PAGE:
AN award-winning fish and chip shop has become an official champion of Scottish Water’s campaign to free sewers of fatbergs.

Cromars, in St Andrews, is backing the six-month project which is encouraging business to properly dispose of fats, oils and grease.

To mark the occasion, the chippy served up a fat-free dish – grilled hake with a special whisky-dressed salad, with £1 from every sale going to the the Royal National Lifeboat Institution.

Wendy Frame, owner of Cromars, said: “When we heard about the campaign we thought it was a great idea. We already had a number of measures in place and it was good to hear we were doing the right thing.

“Everyone is much more aware of the environment these days and as a business we know we have a duty to protect it. As well as locals who live and work here, many of our customers are tourists, who come to this beautiful coastal town to visit the beaches and golf courses and historic streets – so we need to look after them.”

Officers from Environmental Compliance & Services (ECAS) are working with Scottish Water on the campaign, and have so far visited 130 food service establishments.

They inspected kitchens and offered staff advice on any measures needed to improve how the businesses dispose of waste. This has included fitting grease traps – Cromars was the only establishment they found to be fitting them correctly.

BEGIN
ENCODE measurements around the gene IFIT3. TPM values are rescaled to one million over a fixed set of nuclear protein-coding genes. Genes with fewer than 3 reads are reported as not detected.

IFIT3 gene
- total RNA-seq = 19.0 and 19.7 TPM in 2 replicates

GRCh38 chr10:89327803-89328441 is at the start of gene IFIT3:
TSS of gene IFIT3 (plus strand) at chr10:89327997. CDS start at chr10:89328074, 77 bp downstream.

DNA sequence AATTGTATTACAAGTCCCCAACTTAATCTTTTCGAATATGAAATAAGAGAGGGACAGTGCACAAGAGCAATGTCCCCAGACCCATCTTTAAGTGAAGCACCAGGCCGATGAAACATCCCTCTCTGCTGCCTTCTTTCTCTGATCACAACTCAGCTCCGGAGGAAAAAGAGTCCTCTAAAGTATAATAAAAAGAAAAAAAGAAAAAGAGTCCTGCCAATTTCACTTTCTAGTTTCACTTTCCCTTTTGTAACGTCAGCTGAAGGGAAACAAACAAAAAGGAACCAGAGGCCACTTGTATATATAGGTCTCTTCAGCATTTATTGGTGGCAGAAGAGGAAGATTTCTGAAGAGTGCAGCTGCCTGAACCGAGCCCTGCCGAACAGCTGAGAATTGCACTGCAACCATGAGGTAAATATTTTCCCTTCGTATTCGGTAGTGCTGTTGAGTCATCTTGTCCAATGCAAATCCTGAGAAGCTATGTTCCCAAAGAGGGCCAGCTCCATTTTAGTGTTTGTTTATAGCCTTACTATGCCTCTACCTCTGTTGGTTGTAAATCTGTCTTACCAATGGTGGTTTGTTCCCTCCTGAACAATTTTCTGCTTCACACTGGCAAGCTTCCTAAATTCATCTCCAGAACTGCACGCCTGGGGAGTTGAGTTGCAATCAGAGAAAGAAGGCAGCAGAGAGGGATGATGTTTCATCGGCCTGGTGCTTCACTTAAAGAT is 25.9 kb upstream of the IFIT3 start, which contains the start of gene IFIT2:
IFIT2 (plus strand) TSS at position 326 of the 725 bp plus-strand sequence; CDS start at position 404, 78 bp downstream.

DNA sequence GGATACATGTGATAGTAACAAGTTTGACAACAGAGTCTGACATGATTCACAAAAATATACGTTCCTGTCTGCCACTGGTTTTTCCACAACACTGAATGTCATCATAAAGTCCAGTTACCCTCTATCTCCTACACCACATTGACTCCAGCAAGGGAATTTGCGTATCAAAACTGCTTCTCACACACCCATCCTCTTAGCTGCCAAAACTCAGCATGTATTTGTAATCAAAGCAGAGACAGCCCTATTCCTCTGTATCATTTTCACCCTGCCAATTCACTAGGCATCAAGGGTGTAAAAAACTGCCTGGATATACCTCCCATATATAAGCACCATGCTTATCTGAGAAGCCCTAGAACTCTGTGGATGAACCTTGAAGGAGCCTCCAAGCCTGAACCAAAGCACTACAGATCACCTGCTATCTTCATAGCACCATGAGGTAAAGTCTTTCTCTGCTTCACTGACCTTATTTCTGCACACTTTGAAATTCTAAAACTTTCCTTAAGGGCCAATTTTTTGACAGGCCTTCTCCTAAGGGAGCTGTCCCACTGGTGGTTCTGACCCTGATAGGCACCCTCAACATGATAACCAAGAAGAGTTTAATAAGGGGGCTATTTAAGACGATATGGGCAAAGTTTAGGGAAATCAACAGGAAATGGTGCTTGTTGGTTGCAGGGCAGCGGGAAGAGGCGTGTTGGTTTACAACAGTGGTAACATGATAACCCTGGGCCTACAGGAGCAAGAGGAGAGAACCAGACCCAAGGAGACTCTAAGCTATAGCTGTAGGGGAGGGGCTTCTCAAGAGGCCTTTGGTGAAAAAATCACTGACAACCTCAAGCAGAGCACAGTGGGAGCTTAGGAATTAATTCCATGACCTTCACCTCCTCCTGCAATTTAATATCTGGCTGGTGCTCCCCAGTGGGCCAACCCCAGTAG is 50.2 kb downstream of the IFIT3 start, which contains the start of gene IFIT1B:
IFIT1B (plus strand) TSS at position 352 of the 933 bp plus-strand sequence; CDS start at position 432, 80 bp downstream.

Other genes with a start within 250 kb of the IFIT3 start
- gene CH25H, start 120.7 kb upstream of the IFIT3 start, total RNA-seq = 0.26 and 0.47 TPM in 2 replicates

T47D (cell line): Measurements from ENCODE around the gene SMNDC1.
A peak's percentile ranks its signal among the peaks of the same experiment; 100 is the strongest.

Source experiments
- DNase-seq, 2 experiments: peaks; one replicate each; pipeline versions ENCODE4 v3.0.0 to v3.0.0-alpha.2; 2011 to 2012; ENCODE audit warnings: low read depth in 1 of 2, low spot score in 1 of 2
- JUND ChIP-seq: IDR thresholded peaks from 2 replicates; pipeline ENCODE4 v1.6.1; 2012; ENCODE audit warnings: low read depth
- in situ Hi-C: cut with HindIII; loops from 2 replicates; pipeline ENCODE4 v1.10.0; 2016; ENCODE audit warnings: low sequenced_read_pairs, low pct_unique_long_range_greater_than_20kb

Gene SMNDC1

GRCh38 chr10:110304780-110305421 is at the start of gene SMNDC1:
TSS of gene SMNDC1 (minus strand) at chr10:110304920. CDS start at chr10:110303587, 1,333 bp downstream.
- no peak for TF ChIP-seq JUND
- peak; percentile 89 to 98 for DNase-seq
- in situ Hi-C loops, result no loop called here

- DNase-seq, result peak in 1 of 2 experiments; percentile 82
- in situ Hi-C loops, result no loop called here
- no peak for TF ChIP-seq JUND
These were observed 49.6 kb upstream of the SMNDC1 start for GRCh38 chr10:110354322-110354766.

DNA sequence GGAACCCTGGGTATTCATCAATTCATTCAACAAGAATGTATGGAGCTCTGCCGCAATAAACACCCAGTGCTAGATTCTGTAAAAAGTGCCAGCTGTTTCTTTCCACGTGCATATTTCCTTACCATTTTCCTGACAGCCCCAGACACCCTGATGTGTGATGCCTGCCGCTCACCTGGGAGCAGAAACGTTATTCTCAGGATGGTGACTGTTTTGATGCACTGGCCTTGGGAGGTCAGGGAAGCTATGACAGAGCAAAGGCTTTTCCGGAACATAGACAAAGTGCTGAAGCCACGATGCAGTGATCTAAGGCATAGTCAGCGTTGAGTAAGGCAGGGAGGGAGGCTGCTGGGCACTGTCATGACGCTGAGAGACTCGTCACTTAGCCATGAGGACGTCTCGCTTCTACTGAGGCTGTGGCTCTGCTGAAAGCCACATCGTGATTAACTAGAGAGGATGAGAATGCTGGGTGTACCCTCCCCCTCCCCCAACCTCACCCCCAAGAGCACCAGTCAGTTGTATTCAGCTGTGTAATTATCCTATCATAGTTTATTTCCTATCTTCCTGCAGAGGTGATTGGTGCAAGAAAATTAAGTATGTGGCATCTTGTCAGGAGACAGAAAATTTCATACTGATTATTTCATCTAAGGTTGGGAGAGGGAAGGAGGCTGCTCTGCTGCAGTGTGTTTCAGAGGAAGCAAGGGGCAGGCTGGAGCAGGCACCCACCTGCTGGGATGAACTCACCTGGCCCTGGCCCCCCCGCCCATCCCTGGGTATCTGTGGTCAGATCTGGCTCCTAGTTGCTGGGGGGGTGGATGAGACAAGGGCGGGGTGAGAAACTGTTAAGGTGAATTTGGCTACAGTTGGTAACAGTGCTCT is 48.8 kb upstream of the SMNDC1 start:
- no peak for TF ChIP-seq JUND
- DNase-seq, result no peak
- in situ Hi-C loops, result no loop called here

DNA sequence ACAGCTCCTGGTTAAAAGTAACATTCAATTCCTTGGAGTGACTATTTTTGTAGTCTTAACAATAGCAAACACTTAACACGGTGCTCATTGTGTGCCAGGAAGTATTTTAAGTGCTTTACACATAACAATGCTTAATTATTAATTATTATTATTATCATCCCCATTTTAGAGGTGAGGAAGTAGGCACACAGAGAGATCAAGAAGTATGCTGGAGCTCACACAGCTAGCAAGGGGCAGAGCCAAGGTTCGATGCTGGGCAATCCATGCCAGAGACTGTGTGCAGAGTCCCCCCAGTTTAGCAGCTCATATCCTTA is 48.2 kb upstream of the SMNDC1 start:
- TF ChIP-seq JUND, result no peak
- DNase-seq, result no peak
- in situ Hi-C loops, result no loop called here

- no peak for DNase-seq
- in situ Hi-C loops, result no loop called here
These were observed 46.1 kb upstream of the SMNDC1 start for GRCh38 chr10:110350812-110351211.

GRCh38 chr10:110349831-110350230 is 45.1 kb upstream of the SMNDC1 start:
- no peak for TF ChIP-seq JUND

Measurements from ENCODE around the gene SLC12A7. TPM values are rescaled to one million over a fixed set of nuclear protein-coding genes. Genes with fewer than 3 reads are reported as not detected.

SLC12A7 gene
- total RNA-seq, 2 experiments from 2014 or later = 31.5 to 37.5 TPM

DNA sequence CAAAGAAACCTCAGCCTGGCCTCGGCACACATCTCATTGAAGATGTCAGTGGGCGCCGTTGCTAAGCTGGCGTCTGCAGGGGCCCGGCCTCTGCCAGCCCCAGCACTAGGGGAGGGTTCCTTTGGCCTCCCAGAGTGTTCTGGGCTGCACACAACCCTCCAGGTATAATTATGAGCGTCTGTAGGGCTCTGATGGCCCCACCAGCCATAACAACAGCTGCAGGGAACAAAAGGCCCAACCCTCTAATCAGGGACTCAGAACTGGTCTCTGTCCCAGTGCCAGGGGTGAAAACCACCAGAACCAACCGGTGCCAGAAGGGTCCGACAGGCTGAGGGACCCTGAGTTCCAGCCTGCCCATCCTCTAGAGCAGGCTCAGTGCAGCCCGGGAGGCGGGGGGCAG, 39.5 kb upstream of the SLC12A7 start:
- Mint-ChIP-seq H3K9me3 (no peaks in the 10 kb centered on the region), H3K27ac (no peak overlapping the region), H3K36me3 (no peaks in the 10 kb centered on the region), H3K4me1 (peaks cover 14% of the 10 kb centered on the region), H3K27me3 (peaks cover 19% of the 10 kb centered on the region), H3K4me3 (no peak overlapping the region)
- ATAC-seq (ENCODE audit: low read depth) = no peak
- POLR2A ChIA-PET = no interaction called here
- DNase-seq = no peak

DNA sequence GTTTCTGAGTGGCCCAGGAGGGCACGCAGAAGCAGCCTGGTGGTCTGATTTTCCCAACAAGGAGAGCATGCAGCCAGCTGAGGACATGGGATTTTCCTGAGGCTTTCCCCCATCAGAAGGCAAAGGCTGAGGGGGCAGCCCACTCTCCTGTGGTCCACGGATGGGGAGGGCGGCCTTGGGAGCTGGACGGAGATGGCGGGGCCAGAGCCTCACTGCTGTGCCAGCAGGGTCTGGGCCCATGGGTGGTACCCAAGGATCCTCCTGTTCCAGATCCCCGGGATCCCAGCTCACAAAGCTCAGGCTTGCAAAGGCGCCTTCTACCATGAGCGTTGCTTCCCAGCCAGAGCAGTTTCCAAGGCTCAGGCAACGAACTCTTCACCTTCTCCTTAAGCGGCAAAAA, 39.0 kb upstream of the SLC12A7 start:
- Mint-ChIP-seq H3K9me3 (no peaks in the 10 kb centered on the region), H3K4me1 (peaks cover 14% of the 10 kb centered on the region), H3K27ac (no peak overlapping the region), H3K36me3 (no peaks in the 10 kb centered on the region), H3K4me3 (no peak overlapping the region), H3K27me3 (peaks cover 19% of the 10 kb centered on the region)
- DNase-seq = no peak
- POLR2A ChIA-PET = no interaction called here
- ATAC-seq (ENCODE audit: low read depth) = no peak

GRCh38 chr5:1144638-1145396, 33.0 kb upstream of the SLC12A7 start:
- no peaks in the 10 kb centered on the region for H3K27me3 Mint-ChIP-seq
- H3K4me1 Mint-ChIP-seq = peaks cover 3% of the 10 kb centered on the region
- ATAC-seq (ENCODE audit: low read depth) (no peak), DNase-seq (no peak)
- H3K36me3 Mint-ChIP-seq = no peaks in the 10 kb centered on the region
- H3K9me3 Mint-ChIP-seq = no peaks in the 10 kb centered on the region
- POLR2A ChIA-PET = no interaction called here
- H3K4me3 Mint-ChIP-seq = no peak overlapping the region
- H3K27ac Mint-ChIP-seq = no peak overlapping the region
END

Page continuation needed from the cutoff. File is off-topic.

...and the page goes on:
Frame said that the trap was fitted years before the chip shop opened, so they were ahead of the game, but she isn’t taking it for granted. “We have been told as it should be cleaned out more regularly, once a month, and from now on we will make sure that is done,” she added.

Scottish Water teams attend an average of 95 sewer blockages across Scotland every day – at a cost of

£6.5 million a year. More than half of the blockages are caused by waste being disposed of incorrectly.

It is estimated around 140 tonnes of waste – the equivalent of 280,000 fish suppers – will be prevented from being discharged into St Andrews sewers in the first year of the campaign.

Robert Lynch, operations director at ECAS, said: “One challenge we tend find is we educate staff, but when we return, those staff are away. So, this is very much about ongoing work to make sure everyone is supported in knowing what to do.”